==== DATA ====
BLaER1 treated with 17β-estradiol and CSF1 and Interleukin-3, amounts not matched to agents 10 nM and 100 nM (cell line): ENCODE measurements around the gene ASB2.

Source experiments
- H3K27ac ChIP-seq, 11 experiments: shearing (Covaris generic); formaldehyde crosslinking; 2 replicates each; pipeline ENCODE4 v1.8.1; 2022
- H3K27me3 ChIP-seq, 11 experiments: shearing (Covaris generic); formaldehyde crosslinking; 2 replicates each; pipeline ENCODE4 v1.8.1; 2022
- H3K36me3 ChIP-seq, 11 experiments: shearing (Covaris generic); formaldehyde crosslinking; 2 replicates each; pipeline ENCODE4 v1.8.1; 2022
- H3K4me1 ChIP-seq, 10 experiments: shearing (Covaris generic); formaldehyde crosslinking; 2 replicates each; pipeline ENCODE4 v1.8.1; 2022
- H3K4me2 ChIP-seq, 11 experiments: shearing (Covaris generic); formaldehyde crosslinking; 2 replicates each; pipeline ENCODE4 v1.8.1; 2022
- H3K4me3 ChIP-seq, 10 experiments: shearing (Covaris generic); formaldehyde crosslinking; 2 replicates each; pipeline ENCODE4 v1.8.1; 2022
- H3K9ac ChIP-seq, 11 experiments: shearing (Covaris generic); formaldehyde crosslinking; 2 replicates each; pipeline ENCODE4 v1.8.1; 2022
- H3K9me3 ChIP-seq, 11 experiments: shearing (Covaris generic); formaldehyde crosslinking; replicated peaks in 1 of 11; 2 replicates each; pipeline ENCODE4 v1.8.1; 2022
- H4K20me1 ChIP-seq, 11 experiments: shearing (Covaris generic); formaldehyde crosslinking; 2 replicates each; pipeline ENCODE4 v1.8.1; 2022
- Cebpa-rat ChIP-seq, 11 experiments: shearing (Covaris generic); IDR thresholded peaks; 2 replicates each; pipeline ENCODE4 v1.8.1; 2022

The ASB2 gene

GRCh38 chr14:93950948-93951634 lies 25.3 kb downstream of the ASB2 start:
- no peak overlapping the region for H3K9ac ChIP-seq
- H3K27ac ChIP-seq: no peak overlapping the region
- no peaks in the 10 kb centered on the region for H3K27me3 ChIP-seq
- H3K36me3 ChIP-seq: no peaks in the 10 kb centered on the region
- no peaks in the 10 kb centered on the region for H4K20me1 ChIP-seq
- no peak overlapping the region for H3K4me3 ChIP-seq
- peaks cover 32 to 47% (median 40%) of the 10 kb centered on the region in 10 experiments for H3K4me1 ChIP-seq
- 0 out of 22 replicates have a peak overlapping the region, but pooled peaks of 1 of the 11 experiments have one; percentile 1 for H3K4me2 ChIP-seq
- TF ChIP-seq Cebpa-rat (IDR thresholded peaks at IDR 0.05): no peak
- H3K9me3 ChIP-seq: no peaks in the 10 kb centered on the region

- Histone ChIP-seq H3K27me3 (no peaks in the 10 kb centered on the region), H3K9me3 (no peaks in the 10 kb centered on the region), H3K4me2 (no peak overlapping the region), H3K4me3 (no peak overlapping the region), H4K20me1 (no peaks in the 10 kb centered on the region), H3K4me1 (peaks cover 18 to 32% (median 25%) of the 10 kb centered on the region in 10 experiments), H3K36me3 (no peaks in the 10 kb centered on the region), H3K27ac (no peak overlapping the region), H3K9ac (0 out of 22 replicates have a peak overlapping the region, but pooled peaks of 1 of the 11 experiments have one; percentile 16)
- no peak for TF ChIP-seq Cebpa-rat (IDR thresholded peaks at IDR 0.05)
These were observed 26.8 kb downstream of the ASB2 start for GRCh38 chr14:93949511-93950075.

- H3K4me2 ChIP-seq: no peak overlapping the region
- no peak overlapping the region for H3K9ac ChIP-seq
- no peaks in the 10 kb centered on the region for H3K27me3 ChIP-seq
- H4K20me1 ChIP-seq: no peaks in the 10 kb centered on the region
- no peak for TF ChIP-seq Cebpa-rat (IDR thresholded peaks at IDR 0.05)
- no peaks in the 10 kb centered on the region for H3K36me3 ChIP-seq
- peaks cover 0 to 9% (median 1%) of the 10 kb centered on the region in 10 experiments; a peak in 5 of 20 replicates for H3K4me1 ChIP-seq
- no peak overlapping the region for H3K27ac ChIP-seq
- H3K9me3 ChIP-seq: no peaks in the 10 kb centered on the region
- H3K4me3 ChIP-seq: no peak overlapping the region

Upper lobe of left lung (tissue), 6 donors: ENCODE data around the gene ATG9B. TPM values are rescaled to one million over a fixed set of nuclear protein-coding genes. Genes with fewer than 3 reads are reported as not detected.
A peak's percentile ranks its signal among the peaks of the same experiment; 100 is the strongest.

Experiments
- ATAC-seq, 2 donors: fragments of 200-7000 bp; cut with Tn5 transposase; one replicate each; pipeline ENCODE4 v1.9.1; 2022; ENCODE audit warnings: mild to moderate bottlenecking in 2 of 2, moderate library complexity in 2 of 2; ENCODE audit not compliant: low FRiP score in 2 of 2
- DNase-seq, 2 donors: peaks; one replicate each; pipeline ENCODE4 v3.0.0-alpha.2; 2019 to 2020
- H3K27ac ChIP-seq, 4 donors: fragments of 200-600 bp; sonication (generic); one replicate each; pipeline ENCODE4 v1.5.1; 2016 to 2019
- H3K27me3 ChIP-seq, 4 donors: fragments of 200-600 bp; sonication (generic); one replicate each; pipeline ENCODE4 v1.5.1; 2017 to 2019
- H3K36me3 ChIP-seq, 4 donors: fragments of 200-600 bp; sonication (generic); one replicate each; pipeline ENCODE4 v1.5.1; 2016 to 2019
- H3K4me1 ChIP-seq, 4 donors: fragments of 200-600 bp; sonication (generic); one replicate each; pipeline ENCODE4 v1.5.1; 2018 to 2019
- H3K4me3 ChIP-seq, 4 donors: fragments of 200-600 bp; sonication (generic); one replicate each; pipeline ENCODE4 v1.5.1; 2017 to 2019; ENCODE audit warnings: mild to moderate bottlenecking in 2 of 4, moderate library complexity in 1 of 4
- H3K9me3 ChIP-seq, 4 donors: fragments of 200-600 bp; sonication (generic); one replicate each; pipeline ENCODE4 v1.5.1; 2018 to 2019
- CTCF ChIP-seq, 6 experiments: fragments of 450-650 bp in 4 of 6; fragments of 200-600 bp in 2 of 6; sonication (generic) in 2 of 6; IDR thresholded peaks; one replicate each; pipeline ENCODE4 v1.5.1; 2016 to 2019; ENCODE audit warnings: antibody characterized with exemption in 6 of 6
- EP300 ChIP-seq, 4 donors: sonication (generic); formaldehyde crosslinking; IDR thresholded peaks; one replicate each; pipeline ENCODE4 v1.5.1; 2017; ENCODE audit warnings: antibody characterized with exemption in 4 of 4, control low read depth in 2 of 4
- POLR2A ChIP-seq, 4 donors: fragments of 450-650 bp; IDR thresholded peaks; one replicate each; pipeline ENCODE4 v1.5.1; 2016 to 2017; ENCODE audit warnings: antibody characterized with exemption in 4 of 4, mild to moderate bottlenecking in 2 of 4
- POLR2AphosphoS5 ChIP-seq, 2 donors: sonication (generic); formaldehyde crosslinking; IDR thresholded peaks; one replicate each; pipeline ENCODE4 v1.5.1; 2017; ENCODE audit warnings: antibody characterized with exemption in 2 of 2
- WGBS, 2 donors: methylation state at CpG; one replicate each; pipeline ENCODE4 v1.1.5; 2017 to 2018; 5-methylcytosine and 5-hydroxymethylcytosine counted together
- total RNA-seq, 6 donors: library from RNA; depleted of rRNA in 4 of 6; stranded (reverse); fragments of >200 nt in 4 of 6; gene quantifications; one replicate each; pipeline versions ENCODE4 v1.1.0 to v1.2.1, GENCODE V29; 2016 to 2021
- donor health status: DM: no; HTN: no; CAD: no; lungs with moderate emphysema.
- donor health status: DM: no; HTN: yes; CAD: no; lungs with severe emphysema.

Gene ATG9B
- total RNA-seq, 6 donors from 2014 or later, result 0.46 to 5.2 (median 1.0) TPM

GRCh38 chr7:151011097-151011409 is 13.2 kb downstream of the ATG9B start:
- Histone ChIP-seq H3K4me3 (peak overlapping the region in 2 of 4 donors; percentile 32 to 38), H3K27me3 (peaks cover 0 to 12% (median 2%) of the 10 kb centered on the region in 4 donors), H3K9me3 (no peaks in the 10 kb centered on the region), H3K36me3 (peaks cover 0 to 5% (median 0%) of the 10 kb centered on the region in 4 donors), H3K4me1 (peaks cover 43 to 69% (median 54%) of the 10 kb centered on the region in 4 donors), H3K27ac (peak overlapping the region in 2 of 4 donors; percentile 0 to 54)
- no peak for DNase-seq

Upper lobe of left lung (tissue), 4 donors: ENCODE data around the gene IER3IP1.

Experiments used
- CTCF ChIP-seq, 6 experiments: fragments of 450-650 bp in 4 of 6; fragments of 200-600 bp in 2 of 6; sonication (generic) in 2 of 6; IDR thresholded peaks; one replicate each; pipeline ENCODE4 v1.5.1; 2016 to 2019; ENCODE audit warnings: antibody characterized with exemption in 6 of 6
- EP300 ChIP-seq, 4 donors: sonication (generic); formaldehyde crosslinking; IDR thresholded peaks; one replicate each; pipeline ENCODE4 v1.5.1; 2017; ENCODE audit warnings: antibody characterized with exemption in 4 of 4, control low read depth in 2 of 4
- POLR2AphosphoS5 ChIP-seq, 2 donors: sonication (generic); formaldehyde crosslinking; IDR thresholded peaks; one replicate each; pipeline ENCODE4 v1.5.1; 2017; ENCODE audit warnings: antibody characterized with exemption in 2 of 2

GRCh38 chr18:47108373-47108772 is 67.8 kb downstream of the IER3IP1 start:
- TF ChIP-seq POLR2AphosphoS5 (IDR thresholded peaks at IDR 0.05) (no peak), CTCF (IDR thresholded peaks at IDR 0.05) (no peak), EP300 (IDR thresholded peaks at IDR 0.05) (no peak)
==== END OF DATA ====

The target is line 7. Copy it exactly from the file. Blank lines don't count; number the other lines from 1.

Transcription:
- H3K4me2 ChIP-seq, 11 experiments: shearing (Covaris generic); formaldehyde crosslinking; 2 replicates each; pipeline ENCODE4 v1.8.1; 2022